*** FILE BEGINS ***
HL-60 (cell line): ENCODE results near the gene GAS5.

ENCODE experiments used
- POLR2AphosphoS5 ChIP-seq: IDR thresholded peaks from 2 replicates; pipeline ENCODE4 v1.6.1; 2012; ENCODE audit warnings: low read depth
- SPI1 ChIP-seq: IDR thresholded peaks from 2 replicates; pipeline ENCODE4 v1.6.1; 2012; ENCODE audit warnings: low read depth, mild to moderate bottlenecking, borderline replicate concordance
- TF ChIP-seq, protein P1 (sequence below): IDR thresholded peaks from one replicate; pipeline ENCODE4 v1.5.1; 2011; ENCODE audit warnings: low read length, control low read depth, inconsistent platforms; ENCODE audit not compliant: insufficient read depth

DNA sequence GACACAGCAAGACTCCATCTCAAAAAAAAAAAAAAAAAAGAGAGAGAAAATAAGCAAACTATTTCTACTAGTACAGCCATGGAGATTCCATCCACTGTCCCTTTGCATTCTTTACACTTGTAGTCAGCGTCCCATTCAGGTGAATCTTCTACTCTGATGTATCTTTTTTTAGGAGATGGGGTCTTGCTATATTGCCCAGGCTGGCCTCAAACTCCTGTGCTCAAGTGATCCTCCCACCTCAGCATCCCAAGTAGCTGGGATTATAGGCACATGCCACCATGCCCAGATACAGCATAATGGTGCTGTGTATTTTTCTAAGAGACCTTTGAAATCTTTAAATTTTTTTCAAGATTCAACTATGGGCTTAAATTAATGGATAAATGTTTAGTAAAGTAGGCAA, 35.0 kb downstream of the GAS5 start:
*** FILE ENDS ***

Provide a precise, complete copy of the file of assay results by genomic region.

HL-60 (cell line): ENCODE results near the gene GAS5.

ENCODE experiments used
- POLR2AphosphoS5 ChIP-seq: IDR thresholded peaks from 2 replicates; pipeline ENCODE4 v1.6.1; 2012; ENCODE audit warnings: low read depth
- SPI1 ChIP-seq: IDR thresholded peaks from 2 replicates; pipeline ENCODE4 v1.6.1; 2012; ENCODE audit warnings: low read depth, mild to moderate bottlenecking, borderline replicate concordance
- TF ChIP-seq, protein P1 (sequence below): IDR thresholded peaks from one replicate; pipeline ENCODE4 v1.5.1; 2011; ENCODE audit warnings: low read length, control low read depth, inconsistent platforms; ENCODE audit not compliant: insufficient read depth

DNA sequence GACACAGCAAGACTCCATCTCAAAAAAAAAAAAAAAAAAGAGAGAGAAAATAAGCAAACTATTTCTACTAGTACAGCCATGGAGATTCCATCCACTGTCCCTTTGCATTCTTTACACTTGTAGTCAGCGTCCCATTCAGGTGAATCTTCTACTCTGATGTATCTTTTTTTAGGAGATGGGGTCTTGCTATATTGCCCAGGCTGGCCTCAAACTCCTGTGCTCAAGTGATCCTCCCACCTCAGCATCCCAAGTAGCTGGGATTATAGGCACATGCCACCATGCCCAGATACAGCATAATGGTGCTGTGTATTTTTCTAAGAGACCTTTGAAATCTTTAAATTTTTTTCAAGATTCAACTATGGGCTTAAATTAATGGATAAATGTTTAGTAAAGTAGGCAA, 35.0 kb downstream of the GAS5 start: